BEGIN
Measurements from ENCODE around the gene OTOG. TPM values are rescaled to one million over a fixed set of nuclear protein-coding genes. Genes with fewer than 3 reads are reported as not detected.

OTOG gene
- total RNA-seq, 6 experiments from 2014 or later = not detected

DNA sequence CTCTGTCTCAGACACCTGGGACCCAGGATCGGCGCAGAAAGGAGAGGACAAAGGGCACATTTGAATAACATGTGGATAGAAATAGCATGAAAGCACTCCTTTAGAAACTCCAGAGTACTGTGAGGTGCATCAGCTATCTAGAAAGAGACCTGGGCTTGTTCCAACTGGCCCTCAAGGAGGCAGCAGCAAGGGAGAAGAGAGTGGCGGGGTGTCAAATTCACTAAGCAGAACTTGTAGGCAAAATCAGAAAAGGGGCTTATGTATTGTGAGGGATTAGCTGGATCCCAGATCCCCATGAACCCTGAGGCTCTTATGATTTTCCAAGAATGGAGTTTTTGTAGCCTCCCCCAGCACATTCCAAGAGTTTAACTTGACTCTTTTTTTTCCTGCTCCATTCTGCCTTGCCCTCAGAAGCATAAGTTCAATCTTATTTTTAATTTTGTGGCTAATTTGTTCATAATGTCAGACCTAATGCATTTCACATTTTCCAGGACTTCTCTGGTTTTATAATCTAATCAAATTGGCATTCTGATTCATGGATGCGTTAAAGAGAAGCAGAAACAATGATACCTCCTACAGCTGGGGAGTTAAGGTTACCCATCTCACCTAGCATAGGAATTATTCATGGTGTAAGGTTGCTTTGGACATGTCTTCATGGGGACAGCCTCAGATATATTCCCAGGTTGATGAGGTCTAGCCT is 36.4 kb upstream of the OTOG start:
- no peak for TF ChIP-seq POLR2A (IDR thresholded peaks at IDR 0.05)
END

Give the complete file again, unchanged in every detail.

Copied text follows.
Measurements from ENCODE around the gene OTOG. TPM values are rescaled to one million over a fixed set of nuclear protein-coding genes. Genes with fewer than 3 reads are reported as not detected.

OTOG gene
- total RNA-seq, 6 experiments from 2014 or later = not detected

DNA sequence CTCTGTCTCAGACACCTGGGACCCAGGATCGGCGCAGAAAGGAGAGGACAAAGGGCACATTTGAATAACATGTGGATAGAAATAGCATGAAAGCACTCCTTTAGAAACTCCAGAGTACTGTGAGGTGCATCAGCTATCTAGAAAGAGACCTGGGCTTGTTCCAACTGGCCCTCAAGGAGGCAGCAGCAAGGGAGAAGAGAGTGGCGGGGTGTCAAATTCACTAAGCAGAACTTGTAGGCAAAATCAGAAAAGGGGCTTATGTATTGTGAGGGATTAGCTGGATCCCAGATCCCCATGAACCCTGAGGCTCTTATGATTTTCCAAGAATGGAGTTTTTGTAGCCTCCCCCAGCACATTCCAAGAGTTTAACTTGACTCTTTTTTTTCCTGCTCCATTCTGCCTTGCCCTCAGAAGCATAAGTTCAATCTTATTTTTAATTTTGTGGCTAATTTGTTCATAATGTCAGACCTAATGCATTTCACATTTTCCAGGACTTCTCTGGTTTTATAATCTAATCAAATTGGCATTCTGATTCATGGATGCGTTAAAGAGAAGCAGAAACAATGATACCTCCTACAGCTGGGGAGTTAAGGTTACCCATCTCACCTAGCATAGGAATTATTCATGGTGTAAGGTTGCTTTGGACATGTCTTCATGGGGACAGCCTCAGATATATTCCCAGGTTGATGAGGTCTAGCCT is 36.4 kb upstream of the OTOG start:
- no peak for TF ChIP-seq POLR2A (IDR thresholded peaks at IDR 0.05)